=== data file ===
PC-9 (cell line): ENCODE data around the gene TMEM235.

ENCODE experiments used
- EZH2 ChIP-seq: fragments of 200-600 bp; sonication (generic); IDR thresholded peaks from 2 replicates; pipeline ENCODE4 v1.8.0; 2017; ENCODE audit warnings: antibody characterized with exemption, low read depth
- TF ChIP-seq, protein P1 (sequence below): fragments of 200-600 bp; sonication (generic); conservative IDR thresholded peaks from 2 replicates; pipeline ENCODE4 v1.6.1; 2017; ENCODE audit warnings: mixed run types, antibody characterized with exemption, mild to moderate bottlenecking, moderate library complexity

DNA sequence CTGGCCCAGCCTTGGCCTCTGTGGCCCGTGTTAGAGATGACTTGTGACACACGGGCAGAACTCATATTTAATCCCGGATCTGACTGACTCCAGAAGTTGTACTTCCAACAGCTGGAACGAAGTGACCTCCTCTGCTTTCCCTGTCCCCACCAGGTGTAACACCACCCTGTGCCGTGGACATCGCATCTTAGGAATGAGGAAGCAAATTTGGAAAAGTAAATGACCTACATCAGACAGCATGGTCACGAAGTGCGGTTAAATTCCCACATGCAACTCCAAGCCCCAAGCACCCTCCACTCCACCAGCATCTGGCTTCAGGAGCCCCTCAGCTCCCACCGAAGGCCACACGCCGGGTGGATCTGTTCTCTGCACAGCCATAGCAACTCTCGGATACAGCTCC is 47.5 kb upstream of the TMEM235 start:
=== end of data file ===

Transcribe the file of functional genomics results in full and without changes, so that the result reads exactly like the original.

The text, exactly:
PC-9 (cell line): ENCODE data around the gene TMEM235.

ENCODE experiments used
- EZH2 ChIP-seq: fragments of 200-600 bp; sonication (generic); IDR thresholded peaks from 2 replicates; pipeline ENCODE4 v1.8.0; 2017; ENCODE audit warnings: antibody characterized with exemption, low read depth
- TF ChIP-seq, protein P1 (sequence below): fragments of 200-600 bp; sonication (generic); conservative IDR thresholded peaks from 2 replicates; pipeline ENCODE4 v1.6.1; 2017; ENCODE audit warnings: mixed run types, antibody characterized with exemption, mild to moderate bottlenecking, moderate library complexity

DNA sequence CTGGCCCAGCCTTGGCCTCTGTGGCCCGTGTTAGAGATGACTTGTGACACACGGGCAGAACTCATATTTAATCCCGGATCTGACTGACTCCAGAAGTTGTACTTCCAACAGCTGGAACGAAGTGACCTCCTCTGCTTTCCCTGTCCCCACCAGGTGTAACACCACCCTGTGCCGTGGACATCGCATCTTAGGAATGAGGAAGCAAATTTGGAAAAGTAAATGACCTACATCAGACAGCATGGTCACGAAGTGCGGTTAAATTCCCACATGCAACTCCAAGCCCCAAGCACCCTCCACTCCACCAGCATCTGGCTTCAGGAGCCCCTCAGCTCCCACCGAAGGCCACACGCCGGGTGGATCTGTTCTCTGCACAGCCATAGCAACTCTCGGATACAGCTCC is 47.5 kb upstream of the TMEM235 start: